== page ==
How to make an offer on a home

So you think that you’ve found your dream home, and now you want to make an offer. Even in this market, you can’t expect to just lowball a seller and walk away with a steal of a deal. For you offer to get accepted without overpaying, you’ll need to be smart and strategic. Here are some tips to help you get the perfect home at the right price.

Tip #1: Get pre-approved.

It’s a step many first-time home buyers overlook, but getting pre-approved for a mortgage is becoming an increasingly important factor in buying a home. This process requires a brief sit-down with a potential lender so that they can verify some of your financial info. It’s not as thorough as an actual mortgage application, but the pre-approval will give you a clear idea of what your price range will be and signal to a seller that you’re serious. If the seller feels confident that the deal won’t fall through at the last minute -- something they really want to avoid -- they’ll be more likely to deal with you and might even pick you over a higher offer.

Tip #2: Get professional help.

Some homebuyers prefer to go it alone, scouring the Internet listings for deals and contacting sellers themselves. However, if you’re new to the real estate game, you might consider hiring a buyer’s agent to help you hunt for the perfect home, and more importantly, help you negotiate when it’s time to make a deal. Yes, a professional agent will cost some money. But overpaying for your home because you don’t have someone to negotiate on your behalf will cost a whole lot more.

Tip #3: Don’t talk down someone’s home.

Most homeowners, even those that are looking to sell, have a sentimental attachment to their homes. They may have lived there a long time, raised a family there, and invested a lot of time and energy into making it a great place to live. As a result, you’re not going to get very far with a seller if you try to barter down the price of a home by pointing out all its flaws.

“You don’t negotiate for a house like you do for a used car -- you don’t talk about what’s wrong with it,” said Linda Walters, an exclusive buyer agent with Sage Realty in Wayne, Pa. “People want you to like their home. And they will pick people who offer less money if they like them because they think they’re going to like their home.”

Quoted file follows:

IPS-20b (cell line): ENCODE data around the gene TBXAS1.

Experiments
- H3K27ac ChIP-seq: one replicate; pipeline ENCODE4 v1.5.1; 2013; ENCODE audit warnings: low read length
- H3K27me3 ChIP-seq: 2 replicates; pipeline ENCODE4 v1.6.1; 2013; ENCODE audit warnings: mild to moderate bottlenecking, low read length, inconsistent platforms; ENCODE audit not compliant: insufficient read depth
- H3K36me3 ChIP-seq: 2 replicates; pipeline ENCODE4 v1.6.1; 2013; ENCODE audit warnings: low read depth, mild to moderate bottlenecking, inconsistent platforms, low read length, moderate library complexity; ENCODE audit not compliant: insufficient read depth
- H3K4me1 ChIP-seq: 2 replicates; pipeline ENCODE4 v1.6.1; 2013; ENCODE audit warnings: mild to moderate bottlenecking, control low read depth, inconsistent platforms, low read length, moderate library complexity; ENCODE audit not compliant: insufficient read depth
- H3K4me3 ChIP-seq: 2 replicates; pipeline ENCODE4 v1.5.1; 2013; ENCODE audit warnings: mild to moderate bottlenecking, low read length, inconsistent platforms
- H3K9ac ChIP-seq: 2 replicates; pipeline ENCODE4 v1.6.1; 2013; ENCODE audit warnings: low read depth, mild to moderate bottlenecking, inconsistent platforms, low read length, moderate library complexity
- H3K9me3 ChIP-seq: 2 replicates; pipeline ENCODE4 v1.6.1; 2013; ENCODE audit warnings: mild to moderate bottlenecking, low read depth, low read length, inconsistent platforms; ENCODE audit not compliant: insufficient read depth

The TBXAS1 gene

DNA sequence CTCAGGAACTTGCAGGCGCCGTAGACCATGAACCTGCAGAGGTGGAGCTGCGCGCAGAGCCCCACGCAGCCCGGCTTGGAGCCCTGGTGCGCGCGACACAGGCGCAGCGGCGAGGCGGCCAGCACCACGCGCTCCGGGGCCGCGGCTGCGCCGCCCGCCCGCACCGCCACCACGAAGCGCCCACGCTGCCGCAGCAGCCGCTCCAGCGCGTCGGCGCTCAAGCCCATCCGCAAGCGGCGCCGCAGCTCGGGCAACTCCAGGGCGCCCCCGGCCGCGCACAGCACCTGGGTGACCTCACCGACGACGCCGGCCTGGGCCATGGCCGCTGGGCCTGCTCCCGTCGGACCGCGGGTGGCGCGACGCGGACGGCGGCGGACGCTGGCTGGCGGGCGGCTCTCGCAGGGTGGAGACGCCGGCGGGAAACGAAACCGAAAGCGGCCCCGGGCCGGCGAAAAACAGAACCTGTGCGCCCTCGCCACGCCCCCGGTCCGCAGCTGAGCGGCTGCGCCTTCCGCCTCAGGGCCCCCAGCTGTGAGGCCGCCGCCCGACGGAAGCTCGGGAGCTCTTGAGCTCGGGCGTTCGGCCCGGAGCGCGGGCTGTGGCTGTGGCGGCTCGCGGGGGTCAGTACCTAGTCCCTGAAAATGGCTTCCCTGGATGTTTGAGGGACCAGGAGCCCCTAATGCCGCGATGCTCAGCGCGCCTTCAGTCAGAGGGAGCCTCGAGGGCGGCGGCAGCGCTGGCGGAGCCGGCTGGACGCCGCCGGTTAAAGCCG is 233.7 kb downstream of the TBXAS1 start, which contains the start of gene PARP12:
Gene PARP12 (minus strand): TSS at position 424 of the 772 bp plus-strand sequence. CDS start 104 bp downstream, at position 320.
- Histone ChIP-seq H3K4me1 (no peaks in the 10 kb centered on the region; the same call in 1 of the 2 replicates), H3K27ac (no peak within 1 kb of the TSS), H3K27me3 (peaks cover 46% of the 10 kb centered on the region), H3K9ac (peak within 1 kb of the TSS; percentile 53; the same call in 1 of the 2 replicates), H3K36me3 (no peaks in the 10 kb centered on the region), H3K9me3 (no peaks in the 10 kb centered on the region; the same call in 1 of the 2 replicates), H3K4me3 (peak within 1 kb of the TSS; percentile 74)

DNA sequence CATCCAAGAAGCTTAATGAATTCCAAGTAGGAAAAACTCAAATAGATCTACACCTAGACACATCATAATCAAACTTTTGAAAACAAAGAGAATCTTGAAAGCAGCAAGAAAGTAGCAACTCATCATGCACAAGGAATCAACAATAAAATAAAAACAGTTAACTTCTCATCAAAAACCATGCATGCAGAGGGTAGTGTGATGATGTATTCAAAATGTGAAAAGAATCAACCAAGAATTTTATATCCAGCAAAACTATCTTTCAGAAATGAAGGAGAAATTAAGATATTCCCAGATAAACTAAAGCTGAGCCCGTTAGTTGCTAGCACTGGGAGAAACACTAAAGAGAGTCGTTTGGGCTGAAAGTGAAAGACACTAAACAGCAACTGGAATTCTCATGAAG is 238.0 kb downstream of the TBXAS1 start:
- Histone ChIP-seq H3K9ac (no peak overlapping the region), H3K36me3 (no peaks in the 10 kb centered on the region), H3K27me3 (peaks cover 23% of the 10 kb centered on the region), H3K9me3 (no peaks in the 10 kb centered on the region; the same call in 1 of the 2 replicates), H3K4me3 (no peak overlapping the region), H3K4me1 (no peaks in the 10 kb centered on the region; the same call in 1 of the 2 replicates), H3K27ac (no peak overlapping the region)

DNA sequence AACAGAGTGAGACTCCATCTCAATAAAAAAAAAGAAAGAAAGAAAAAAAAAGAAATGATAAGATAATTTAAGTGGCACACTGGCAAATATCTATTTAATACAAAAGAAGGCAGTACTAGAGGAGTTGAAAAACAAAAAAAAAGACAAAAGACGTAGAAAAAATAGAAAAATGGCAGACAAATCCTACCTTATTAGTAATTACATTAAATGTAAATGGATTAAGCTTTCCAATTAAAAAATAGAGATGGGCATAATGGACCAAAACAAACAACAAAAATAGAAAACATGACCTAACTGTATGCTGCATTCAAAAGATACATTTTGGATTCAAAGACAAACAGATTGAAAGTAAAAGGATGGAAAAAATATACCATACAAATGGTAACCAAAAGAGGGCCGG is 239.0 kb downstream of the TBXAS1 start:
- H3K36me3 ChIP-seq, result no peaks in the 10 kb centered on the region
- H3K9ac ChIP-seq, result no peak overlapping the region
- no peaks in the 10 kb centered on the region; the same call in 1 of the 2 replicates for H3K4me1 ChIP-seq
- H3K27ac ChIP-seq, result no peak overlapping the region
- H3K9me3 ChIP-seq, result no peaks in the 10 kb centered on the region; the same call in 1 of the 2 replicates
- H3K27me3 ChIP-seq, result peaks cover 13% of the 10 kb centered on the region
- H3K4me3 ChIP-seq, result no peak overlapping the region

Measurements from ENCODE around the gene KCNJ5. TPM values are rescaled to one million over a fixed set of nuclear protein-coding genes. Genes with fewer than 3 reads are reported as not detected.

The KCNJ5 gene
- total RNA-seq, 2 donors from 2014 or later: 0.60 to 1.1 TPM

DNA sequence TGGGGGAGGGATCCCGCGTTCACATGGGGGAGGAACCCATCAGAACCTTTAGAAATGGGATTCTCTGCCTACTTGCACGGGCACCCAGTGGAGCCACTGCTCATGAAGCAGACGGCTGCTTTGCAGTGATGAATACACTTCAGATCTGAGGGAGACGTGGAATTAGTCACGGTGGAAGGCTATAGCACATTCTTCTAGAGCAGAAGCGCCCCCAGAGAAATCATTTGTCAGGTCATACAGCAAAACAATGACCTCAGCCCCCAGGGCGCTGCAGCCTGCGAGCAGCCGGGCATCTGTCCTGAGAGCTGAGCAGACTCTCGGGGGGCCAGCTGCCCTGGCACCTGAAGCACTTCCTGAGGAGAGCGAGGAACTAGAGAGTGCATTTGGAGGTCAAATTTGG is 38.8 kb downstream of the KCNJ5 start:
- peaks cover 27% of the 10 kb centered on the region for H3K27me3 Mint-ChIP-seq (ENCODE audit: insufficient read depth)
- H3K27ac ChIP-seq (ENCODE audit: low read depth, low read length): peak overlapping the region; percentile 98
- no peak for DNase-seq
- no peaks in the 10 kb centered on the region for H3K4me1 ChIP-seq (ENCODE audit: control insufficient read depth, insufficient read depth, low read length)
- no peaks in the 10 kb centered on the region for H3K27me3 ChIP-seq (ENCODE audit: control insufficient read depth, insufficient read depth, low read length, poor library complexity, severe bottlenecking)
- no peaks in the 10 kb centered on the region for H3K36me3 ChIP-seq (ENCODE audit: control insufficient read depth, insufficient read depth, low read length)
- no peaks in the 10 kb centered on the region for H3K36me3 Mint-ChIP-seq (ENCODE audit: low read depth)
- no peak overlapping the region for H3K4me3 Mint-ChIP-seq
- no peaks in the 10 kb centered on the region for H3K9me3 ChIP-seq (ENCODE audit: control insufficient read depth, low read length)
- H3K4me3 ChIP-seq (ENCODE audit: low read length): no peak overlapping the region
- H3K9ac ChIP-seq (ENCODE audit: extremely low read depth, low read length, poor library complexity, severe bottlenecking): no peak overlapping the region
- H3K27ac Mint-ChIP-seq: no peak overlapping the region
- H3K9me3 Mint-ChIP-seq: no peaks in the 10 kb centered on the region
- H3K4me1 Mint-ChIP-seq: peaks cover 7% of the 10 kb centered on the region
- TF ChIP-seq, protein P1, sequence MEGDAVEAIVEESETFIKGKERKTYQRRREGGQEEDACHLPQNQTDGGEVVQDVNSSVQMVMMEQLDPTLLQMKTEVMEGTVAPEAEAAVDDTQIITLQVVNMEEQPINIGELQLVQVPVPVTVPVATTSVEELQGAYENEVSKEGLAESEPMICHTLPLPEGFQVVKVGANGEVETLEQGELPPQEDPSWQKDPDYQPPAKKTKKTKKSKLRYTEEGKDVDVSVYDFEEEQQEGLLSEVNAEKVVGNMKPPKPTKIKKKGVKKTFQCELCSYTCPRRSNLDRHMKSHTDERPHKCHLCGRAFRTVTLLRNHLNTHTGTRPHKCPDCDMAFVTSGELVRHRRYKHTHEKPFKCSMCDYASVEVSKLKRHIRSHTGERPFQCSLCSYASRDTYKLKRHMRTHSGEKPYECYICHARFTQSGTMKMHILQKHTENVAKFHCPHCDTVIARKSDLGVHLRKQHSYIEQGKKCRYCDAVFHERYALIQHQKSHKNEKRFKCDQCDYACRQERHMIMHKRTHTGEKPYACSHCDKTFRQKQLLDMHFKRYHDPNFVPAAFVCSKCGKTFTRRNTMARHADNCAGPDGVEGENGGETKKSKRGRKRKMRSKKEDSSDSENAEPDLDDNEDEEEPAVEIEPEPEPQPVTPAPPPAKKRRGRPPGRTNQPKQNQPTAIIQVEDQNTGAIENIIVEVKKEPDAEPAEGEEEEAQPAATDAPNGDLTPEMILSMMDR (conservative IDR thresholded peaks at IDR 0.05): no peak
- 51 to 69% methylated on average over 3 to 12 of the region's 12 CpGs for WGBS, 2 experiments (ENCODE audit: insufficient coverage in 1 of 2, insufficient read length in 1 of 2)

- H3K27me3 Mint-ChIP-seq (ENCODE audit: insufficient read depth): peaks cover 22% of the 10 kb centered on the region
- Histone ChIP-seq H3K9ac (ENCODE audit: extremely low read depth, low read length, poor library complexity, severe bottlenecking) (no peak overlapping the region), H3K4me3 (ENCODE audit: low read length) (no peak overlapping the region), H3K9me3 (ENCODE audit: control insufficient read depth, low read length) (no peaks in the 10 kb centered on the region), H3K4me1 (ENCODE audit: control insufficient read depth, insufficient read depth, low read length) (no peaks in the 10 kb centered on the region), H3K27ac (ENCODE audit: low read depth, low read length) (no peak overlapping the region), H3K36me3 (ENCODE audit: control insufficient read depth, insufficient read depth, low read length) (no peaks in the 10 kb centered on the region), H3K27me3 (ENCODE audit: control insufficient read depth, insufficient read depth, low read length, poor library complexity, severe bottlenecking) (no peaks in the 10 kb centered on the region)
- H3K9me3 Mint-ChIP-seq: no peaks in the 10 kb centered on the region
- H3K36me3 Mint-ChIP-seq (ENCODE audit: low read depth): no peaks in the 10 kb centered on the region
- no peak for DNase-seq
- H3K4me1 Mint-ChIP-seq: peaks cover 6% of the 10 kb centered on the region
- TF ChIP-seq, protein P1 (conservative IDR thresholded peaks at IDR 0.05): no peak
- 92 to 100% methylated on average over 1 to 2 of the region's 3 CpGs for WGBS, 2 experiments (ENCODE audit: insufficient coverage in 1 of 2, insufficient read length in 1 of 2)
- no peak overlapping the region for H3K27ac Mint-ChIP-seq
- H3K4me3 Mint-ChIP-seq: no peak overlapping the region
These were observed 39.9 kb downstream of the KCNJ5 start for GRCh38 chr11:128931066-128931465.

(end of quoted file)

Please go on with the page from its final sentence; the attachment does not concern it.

“The best thing a buyer can do is to find ways to make your offer strong for the seller, but don’t cost the buyer anything."

— Sheree Landerman, Buyer Agent with The Buyer's Representative

Tip #4: Get your house in order.

There are a lot of steps in the home-buying process, and until they have a check in hand, sellers have to constantly worry about a buyer suddenly dropping out.

“The best thing a buyer can do is to find ways to make your offer strong for the seller, but don’t cost the buyer anything,” said Sheree Landerman, a buyer agent with The Buyer’s Representative in Connecticut.

So how do you put a seller at ease when you’re making an offer? To start with, you need to make sure that you’ve worked out all the details. Make an appointment with a home inspector even before you’ve made the offer. Make sure your mortgage application doesn’t drag on for weeks, leaving a seller wondering if you can actually afford the home. If you take care of all the contingencies, the seller will feel as confident about the transaction as you do.

“You need to set up an environment that becomes a win-win for both parties rather than an adversarial situation,” Landerman said.

Tip #5: Know who you’re dealing with.

Every seller is a little different, so it’s important not to take a one-size-fits-all approach to the offer process.

“You have to tailor the offer to that particular seller,” Walters said. “For example, if you have an estate sale, you know that those people are probably anxious to get their money. So you might be able to trade off the purchase price amount for a quick closing.”

By gathering as much information as possible on a seller, you can make sure that your offer hits the sweet spot.

Tip #6: Compare apples to apples.

Sure, two homes might have the same square footage, and be located in the same neighborhood, but that doesn’t necessarily mean they should be the same price. A recently remodeled kitchen, finished basement, or a better view can drive up the price, making it really difficult to compare any two homes. Once you start seeing enough homes, both in person and online, you’ll start to get a sense of what various features might be worth so that even if two homes aren’t exactly the same, you can put a price tag on them. Use Internet listings and talk to your buyer agent to figure out the right price for a particular home.

Tip #7: Stick to your guns.

It’s better to walk away from a home and keep looking than to get into a bidding war that causes you to lose your shirt. So pick a price before you start looking and stick to it.

“What people need to do is have a realistic expectation from the beginning of what their money can buy them,” Landerman said. “And then not use their emotions at some point and say, ‘This is my threshold.’”